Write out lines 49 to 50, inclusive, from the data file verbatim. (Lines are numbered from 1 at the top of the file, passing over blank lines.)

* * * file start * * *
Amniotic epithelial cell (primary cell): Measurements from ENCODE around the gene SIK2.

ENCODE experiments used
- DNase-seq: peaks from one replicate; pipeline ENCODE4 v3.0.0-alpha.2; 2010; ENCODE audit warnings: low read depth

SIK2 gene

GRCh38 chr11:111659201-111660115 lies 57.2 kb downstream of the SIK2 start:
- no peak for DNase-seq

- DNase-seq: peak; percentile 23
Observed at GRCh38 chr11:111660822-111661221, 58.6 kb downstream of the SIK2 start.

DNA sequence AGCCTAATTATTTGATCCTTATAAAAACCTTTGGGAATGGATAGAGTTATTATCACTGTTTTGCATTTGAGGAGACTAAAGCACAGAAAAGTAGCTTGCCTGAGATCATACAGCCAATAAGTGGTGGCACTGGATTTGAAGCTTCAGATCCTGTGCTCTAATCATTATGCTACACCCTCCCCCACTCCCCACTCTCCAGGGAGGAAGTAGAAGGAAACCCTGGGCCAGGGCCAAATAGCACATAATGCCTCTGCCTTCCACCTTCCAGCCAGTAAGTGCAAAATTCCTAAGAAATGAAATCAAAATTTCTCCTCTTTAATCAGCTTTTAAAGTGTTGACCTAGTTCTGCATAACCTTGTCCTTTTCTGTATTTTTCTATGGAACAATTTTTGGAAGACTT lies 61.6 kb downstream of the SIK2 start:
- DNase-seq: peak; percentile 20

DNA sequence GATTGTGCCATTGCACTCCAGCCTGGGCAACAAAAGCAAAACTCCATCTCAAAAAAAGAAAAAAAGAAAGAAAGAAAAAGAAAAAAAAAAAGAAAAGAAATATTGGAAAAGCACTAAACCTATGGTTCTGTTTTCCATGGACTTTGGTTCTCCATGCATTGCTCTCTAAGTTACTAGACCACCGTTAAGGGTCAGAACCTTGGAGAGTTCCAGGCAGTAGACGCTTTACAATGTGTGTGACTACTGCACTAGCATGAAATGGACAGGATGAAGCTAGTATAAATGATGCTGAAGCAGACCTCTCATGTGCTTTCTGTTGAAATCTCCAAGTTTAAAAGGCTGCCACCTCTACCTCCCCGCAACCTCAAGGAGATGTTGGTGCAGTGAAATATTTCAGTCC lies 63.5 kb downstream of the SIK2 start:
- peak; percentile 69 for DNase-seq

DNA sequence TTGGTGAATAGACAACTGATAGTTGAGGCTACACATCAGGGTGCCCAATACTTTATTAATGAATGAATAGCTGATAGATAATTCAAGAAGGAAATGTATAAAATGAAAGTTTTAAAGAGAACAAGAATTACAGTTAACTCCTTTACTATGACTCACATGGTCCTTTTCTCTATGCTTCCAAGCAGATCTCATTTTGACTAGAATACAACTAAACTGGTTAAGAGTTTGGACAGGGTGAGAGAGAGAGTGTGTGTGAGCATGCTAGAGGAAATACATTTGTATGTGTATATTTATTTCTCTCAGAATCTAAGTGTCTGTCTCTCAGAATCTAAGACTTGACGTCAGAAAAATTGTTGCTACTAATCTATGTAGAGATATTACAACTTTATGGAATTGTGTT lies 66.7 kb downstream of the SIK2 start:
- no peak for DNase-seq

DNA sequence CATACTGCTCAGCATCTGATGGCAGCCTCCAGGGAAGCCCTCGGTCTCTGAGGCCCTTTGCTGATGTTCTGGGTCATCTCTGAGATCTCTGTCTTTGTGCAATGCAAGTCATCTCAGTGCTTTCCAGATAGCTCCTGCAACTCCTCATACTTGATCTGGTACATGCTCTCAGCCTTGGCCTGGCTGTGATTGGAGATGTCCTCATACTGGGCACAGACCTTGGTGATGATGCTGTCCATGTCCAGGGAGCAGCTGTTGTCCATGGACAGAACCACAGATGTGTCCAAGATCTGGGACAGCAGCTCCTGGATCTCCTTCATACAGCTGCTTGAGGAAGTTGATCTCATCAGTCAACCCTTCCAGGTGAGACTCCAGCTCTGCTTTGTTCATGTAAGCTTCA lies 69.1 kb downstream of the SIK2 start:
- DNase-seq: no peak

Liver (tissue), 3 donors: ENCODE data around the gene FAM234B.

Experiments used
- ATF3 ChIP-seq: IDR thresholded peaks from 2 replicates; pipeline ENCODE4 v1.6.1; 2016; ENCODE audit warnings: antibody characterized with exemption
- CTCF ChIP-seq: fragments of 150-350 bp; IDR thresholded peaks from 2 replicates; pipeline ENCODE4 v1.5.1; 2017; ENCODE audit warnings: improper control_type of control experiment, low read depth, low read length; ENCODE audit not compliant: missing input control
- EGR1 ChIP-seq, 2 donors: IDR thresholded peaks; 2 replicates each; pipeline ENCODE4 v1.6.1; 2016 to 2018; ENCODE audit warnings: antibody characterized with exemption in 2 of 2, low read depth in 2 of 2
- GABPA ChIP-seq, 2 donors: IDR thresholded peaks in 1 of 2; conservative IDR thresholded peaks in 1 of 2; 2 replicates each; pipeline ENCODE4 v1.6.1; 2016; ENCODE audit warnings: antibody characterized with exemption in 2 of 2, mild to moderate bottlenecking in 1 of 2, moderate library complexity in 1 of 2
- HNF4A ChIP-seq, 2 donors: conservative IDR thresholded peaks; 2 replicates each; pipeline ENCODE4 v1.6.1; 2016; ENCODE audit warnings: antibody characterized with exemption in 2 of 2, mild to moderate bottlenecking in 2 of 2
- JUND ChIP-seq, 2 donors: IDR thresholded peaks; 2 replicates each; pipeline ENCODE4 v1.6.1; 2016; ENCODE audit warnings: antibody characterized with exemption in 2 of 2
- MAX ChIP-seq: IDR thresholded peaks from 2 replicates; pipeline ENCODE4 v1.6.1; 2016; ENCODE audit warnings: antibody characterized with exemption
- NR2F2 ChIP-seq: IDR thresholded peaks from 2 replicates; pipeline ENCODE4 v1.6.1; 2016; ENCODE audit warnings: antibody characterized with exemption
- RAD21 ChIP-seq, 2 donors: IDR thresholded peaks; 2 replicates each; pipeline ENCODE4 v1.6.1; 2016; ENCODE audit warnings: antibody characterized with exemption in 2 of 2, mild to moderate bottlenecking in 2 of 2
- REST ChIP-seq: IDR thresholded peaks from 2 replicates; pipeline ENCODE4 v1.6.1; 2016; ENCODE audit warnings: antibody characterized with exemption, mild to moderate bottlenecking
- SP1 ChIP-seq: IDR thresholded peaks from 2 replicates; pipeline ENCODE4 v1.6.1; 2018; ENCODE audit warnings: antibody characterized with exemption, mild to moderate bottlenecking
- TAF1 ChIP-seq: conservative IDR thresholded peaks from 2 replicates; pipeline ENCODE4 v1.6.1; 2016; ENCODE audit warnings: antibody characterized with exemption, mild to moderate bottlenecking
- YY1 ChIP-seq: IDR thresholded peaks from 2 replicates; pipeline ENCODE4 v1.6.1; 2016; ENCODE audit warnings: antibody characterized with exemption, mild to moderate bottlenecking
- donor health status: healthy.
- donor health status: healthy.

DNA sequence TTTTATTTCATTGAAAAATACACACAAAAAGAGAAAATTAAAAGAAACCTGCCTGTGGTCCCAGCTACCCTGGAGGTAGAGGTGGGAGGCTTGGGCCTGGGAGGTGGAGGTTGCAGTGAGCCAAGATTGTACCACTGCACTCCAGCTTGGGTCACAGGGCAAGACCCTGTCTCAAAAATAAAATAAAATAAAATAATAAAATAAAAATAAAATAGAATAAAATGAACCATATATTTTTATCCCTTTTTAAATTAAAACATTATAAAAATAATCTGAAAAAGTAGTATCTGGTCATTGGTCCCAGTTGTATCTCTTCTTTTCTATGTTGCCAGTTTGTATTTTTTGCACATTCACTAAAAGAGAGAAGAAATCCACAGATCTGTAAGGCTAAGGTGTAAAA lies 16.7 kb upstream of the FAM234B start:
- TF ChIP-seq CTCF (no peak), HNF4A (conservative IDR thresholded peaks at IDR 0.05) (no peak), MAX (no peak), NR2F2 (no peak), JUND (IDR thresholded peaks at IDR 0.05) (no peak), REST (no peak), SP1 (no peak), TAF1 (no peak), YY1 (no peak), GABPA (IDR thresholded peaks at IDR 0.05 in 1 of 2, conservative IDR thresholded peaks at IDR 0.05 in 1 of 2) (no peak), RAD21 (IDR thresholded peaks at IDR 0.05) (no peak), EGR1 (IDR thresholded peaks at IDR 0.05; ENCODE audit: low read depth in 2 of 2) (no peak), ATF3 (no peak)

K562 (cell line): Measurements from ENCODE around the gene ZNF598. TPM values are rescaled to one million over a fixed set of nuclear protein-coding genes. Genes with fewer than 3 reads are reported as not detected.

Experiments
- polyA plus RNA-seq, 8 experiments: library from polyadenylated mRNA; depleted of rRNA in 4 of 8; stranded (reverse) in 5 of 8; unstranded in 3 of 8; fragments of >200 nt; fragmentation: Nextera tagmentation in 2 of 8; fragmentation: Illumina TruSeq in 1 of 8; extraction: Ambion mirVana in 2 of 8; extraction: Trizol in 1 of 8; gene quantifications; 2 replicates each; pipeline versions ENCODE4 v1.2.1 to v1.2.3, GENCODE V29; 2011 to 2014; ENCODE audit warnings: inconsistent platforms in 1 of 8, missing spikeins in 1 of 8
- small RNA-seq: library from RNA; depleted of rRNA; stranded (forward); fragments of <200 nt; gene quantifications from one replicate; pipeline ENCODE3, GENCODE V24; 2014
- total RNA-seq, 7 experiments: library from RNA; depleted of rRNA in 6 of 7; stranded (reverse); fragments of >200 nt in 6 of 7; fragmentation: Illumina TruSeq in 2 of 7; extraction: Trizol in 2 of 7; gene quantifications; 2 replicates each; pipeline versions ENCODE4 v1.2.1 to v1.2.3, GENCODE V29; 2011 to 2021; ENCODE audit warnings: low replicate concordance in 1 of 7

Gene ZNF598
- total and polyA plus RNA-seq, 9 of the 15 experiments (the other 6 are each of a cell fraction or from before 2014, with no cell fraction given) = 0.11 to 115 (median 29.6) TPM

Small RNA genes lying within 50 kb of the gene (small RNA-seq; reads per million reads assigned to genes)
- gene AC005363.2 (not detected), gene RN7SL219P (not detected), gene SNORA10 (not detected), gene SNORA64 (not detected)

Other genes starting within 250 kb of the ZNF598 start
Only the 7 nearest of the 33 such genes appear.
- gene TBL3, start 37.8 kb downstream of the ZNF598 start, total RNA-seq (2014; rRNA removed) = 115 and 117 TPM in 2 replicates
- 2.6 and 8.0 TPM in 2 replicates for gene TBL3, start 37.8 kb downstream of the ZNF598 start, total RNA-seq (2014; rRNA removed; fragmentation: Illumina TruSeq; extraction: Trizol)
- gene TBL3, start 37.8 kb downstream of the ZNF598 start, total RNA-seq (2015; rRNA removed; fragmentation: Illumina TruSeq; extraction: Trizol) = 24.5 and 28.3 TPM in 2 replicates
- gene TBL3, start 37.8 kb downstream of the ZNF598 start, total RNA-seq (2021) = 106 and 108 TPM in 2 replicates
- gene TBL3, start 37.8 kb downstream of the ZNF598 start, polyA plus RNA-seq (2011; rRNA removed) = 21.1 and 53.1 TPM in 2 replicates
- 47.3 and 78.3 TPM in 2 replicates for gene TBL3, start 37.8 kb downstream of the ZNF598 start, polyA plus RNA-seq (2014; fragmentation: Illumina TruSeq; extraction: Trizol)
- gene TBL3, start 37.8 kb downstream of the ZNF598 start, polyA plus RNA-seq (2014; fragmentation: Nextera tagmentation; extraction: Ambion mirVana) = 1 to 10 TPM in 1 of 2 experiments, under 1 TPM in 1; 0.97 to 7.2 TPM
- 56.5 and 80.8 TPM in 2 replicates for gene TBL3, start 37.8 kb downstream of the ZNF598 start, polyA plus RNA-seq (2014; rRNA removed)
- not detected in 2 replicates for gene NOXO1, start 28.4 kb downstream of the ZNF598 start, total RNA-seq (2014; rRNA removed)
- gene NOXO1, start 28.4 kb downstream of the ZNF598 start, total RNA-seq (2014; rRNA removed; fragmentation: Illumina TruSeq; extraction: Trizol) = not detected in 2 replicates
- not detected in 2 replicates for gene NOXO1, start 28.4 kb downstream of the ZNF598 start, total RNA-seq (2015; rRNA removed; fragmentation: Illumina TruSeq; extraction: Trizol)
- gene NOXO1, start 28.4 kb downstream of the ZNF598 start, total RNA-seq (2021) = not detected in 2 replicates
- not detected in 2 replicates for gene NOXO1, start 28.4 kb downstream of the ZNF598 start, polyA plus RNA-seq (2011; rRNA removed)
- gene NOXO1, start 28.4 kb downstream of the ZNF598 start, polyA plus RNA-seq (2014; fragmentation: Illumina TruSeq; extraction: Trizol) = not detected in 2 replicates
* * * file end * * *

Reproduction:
- gene TBL3, start 37.8 kb downstream of the ZNF598 start, total RNA-seq (2015; rRNA removed; fragmentation: Illumina TruSeq; extraction: Trizol) = 24.5 and 28.3 TPM in 2 replicates
- gene TBL3, start 37.8 kb downstream of the ZNF598 start, total RNA-seq (2021) = 106 and 108 TPM in 2 replicates